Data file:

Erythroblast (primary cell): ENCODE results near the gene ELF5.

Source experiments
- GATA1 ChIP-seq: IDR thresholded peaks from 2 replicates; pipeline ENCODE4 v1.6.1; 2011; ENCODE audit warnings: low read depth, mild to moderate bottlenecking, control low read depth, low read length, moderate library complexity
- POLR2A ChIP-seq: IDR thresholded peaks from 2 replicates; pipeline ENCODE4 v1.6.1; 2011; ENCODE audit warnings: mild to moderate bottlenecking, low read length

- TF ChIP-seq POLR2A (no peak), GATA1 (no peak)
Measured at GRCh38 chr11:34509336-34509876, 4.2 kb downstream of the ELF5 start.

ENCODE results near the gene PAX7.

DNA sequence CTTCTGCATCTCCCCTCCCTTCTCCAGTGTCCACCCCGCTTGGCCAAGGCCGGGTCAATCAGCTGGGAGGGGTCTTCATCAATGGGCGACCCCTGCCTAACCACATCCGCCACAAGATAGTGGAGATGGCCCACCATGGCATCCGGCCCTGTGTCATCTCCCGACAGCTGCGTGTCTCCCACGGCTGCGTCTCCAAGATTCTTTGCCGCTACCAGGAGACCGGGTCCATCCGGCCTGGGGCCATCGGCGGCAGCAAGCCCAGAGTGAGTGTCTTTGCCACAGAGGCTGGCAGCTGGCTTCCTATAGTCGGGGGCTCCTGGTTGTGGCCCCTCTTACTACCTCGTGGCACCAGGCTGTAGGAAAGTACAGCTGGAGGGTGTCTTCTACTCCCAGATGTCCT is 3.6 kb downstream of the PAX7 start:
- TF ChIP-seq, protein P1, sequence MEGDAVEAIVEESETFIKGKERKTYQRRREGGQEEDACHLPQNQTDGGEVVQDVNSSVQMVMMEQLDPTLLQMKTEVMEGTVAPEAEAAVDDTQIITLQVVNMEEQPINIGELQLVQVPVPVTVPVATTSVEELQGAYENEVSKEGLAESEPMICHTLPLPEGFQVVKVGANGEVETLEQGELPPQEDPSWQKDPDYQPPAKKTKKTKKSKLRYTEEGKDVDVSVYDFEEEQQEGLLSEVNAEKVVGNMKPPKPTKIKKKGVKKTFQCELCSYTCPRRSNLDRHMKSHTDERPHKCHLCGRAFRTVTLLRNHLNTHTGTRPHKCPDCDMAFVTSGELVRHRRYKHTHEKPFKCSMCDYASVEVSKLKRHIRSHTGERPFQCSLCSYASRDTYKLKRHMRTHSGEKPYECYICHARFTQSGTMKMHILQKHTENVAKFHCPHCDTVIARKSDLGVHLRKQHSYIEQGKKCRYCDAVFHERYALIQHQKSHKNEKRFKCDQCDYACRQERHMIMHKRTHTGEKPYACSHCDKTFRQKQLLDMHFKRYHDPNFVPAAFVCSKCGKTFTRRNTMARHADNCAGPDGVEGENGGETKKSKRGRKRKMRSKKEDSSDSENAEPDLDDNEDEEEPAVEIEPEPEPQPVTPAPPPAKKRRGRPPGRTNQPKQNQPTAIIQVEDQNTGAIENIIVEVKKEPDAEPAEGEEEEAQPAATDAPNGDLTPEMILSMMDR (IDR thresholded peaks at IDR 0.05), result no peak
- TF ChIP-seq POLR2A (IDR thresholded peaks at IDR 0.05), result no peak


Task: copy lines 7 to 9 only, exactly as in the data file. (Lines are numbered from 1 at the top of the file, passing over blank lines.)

ENCODE results near the gene PAX7.

DNA sequence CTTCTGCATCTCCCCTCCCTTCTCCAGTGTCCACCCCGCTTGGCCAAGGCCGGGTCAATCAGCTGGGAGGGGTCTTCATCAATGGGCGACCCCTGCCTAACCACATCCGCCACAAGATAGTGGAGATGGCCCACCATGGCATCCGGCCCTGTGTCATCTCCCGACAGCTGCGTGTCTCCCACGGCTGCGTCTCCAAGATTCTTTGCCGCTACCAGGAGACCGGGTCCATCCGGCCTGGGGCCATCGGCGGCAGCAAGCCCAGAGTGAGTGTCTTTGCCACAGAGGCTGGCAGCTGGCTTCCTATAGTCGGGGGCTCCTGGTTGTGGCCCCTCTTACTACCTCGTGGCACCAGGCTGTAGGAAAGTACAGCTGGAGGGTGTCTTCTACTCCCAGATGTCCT is 3.6 kb downstream of the PAX7 start:
- TF ChIP-seq, protein P1, sequence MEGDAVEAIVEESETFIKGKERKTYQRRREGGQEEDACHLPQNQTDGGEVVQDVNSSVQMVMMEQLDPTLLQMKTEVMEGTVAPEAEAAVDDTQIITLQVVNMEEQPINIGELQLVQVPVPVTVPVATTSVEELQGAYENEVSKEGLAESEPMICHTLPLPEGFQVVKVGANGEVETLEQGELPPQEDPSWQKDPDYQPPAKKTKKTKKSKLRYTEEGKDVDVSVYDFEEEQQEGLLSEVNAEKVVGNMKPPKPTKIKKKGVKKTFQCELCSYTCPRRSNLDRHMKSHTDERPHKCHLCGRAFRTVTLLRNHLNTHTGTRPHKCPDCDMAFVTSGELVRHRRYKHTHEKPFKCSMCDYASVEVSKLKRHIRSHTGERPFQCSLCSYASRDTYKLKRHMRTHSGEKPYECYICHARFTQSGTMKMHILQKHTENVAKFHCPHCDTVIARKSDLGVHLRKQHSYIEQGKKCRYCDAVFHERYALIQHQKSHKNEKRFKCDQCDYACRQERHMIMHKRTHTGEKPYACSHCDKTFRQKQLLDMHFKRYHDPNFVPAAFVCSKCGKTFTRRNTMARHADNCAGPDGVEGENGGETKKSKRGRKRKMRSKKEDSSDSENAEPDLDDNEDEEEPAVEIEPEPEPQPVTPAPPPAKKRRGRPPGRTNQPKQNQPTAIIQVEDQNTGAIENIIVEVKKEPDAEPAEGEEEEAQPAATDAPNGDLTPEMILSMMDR (IDR thresholded peaks at IDR 0.05), result no peak